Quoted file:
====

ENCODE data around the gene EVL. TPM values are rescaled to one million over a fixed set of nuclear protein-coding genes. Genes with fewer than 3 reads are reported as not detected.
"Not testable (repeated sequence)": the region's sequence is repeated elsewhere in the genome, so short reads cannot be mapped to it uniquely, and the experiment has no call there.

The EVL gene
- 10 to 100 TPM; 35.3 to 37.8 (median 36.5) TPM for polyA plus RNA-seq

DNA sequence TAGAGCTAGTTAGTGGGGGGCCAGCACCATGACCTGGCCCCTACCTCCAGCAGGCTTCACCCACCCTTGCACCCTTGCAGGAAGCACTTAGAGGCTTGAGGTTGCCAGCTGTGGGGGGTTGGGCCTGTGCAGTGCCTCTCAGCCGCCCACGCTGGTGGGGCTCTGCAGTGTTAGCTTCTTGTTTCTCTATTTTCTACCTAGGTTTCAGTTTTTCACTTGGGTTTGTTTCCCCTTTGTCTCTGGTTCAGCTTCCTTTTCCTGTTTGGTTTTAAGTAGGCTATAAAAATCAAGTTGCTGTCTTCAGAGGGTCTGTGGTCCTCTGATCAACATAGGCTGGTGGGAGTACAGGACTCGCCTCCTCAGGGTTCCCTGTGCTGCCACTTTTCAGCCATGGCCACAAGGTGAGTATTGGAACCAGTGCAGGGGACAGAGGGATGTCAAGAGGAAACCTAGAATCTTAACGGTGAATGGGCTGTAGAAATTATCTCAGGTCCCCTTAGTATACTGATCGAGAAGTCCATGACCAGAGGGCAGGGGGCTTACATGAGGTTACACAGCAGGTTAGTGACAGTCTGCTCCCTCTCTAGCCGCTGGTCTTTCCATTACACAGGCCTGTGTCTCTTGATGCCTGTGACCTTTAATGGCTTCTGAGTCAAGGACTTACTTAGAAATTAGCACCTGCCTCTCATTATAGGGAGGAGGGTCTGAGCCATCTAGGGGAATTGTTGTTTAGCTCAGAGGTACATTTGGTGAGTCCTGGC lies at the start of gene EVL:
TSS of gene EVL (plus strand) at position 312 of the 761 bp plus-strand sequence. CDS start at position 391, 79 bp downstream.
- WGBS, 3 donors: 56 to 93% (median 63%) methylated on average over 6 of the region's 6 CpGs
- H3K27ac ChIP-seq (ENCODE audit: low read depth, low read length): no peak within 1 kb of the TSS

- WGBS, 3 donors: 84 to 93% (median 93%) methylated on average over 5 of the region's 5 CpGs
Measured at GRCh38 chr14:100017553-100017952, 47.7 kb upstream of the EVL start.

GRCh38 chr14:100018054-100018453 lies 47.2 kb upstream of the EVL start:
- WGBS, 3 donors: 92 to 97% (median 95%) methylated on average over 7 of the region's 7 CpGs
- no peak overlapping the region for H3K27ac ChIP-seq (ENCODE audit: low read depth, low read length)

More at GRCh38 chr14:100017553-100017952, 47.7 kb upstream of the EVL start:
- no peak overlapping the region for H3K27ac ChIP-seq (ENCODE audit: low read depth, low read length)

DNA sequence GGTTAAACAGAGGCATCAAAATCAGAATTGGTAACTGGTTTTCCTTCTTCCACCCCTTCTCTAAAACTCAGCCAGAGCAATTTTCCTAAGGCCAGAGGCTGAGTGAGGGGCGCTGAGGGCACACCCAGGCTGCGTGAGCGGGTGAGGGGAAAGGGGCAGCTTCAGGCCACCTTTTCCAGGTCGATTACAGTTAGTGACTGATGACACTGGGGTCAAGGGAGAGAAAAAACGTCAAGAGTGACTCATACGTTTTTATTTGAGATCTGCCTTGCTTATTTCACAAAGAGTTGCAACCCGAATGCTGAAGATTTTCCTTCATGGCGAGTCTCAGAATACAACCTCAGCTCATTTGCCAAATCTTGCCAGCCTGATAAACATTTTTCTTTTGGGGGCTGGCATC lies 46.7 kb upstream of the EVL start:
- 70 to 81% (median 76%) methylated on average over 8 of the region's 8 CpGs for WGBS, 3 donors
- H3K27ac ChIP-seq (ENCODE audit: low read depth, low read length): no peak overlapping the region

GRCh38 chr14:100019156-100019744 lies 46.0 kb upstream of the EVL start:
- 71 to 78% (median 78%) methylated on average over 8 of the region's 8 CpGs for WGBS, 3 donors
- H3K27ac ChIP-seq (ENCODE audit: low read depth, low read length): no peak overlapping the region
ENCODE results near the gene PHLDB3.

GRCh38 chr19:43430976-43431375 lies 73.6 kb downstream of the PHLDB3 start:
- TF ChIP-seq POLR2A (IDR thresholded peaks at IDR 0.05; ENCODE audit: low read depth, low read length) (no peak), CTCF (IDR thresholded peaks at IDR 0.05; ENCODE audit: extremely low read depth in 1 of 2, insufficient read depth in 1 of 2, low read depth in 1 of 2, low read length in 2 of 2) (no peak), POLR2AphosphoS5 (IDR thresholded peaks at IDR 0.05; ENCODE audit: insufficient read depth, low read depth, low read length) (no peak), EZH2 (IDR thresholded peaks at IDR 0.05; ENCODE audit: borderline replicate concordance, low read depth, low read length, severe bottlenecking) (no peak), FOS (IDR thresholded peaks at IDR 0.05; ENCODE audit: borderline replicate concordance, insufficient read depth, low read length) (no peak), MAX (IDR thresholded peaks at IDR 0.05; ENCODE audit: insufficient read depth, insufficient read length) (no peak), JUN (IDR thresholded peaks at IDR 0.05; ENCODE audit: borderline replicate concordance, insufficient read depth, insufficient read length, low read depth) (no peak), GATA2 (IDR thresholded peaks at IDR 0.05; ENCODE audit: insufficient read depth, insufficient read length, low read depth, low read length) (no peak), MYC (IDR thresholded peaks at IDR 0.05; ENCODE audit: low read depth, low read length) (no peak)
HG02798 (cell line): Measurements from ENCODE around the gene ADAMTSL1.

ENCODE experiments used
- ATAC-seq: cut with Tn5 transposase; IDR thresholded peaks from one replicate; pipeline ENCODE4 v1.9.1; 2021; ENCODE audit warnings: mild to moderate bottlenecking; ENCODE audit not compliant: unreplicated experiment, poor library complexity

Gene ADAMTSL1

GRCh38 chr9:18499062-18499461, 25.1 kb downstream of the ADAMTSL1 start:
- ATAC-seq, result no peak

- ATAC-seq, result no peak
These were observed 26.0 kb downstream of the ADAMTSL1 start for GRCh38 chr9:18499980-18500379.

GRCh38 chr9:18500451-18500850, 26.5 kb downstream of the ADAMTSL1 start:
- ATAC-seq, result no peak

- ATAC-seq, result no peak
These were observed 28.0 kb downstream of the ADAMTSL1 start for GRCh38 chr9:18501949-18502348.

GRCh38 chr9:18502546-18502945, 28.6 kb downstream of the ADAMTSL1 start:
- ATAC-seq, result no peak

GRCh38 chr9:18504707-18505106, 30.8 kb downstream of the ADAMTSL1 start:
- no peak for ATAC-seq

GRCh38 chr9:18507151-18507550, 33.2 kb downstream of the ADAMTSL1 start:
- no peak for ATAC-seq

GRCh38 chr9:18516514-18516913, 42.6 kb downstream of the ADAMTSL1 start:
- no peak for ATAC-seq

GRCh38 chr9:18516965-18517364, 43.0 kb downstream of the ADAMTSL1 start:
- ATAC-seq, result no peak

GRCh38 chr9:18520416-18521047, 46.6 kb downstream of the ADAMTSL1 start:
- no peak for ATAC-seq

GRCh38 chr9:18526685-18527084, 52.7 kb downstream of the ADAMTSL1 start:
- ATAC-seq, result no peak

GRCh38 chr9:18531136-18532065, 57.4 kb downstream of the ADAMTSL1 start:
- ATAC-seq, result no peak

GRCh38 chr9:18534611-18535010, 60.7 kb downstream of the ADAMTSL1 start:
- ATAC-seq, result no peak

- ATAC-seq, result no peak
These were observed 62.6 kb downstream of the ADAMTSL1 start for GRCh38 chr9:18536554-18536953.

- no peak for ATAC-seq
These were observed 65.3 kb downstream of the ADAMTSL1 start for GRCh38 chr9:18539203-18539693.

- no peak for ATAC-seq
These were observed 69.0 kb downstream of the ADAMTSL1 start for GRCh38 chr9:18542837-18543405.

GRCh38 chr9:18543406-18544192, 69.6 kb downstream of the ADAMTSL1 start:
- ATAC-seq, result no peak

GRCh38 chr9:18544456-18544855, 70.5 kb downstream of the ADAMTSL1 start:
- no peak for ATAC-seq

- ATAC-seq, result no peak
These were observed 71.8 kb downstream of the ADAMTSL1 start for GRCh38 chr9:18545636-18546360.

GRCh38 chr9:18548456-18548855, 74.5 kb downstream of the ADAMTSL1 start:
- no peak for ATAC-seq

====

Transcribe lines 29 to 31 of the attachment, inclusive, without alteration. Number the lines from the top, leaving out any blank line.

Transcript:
GRCh38 chr9:18499062-18499461, 25.1 kb downstream of the ADAMTSL1 start:
- ATAC-seq, result no peak

- ATAC-seq, result no peak